Marketers can track everything, whether it’s views, social shares, or ROI. However, emotional resonance is one important factor that marketers cannot currently assess using simple analytics.
Neuromarketing, often known as consumer neuroscience, is the study of the brain in order to anticipate and potentially affect customer behavior and decision-making. Neuromarketing technique is simply the use of neuroscience in marketing.
Brain imaging, scanning, or brain activity measuring technology is used to assess a subject’s reaction to particular items, packaging, advertising, and other marketing sectors.
However, the subject’s brain reactions to the research stimuli may not be consciously observed. As a result, neuromarketing technique is thought to be more illuminating than self-reporting questionnaires, focus groups, and other “conventional” market research methods.
What is Neuromarketing?
Technically speaking, neuromarketing technique is a technique that employs neuroscience and cognitive science expertise to precisely identify client requirements, interests, and preferences. It investigates customers’ reactions to marketing stimuli and evaluates unconscious reactions to certain advertising campaigns, packaging, design, and so on.
Elements Used for Neuromarketing
1. Eye Tracking
Even if you haven’t paid much attention to eye movements and changes, they might reveal insights into your business. Customers’ preferences for advertising, product packaging, and design may be determined through eye-tracking. This neuromarketing technique approach can help identify which components of your online and in-store advertisements get the most attention.
Your team may determine the items that help stand out and captivate the audience by monitoring the gaze of customers. Gather a group of study participants to determine whether your company’s colors, typography, and graphics appeal to customers. Examine clients attentively to see if they were influenced by your advertisements in a business. You’ll know what to do with your advertisements, packaging, and branding when you figure it out.
Pupillometry is a simple procedure that examines the size of a person’s pupils to determine whether or not they are dilated. This statistic is significant since a person’s pupils dilate when they stare at something they appreciate.
This may be important in marketing since it not only indicates whether or not consumers appreciate a product but can also be used to improve a variety of things, including websites and packaging. A visually appealing website or advertisement will produce a higher rate of public involvement. As a result, brand recognition and sales may grow.
Fortunately, pupillometry is a low-cost procedure. It may also be used with other neuromarketing techniques, such as eye tracking, biometrics, etc.
Skin conductance, heart rate, and breathing are all measured using biometrics. They disclose the degree of interaction and if the consumer’s response is good or negative, allowing the ad content to be improved.
4. Facial Coding
Neuromarketing technique has made the art of understanding facial emotions, a science. neuromarketing techniques, much as they may be used to detect eye movements and brain activity, can also be used to “read faces” with extraordinary accuracy.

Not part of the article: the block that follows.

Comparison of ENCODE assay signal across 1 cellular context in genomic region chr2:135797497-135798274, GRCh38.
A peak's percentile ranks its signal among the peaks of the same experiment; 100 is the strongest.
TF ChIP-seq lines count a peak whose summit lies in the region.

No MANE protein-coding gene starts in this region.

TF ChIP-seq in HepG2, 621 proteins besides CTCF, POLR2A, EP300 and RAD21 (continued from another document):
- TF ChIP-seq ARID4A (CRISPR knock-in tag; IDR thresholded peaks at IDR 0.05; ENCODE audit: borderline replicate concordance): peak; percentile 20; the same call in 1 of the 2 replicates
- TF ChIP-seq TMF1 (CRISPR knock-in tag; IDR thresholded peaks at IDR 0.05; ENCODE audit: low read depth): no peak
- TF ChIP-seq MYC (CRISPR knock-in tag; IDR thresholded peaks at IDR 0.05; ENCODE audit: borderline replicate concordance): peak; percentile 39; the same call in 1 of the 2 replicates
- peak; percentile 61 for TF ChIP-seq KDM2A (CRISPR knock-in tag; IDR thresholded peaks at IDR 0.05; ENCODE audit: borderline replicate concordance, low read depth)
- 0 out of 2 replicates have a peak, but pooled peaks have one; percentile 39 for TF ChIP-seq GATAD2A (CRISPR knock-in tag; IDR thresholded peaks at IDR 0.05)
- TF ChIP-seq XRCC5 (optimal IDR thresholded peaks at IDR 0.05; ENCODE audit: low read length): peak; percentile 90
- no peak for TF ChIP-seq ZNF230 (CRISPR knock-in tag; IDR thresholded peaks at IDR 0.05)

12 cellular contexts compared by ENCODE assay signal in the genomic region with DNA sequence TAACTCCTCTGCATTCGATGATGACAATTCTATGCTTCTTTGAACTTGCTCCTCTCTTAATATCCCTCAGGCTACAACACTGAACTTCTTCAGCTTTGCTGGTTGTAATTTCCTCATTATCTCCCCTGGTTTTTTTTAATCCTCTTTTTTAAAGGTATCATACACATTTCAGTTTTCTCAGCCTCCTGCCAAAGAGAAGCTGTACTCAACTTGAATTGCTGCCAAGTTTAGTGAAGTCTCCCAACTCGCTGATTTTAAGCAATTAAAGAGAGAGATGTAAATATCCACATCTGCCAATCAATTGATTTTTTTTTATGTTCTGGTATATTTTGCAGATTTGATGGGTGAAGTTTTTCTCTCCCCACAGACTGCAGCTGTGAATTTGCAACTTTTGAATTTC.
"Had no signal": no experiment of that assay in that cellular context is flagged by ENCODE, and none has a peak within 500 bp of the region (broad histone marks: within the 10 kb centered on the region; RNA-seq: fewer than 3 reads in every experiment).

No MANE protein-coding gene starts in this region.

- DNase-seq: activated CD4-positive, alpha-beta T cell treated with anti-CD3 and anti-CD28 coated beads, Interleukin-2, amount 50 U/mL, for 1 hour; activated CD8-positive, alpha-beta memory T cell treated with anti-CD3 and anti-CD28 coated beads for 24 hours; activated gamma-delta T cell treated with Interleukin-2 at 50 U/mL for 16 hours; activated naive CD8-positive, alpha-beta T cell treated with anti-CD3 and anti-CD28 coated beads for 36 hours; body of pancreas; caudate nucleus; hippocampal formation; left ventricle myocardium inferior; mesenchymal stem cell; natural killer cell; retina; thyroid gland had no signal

It works like this: whether we smile, exhibit rage, or produce any other type of facial emotion, we use our muscles to do so. These minute muscle movements may be properly recorded using sensors to identify expressions and emotions that people aren’t even aware they are feeling.
Of course, a modest smile or grin does not reveal the entire truth of how a person is feeling at the time, but facial coding assists marketers by reading and analyzing minor emotions that offer valuable information about people’s feelings and opinions. At times, they also predict the future behavior that can follow.
5. Sensory Marketing
We may influence customers without their knowledge by utilizing neuromarketing technique findings. Sensory marketing may take several forms, including touch, sound, and scent. However, they are all centered on persuading the audience to reflect on a certain brand in the midst of sensory stimulations.
The smell is an excellent example of sensory marketing in action. It can often be as simple as influencing a customer’s senses with the perfect aroma to persuade them to make a purchase. A popular example is supermarkets that increase the fragrance of fresh bread to lure customers to the bakery department and persuade them to buy.
Sounds are another excellent resource for neuromarketing techniques. It has been demonstrated, for example, that when consumers hear high-pitched noises, they pay greater attention to brighter-coloured things and darker-coloured objects than if they hear low-pitched sounds.
6. Psychological Tricks (FMRI & EEG)
FMRI and EEG are the two most prevalent technologies for scanning the brain. The former (functional magnetic resonance imaging) uses high magnetic fields to follow changes in blood flow throughout the brain, and it is performed while the patient is lying within a machine that collects continuous measurements over time.
An EEG (electroencephalogram) measures brain-cell activity using sensors put on the subject’s scalp; it can follow variations in activity over fractions of a second, but it is ineffective at pinpointing the exact location of the activity or detecting it in deep, subcortical parts of the brain (where a lot of interesting activity takes place).
An FMRI can see deep into the brain, but it is time-consuming and only records activity for a few seconds.
For many years, brain imaging remained solely the domain of academics and scientists. Neuromarketing has used the extraordinary power of FMRI imaging to provide insights into human behavior and consumer behaviors.
One use of FMRI in neuromarketing techniques is to compare advertising campaigns before releasing them to the broader population. Participants in one trial saw three distinct advertisements for the National Cancer Institute’s telephone helpline.
The ad campaign that aroused the most brain activity in a specific region resulted in considerably more calls to the helpline. This revolutionary technique opens up new possibilities for identifying advertising strategies that will actually interest the audience.
Takeaway: FMRI offers enormous promise for improving marketing strategy, boosting engagement, and driving action.
Techniques of Neuromarketing
1. Effective Packaging
After going over the full aisle of chips, choose the one that has brilliant colors and appeals to your eyes. Electroencephalogram (EFG) has been employed by companies to determine the important features of their packaging that influence the user’s choice. In its packaging, Chips Ahoy conducted neuromarketing techniques tests.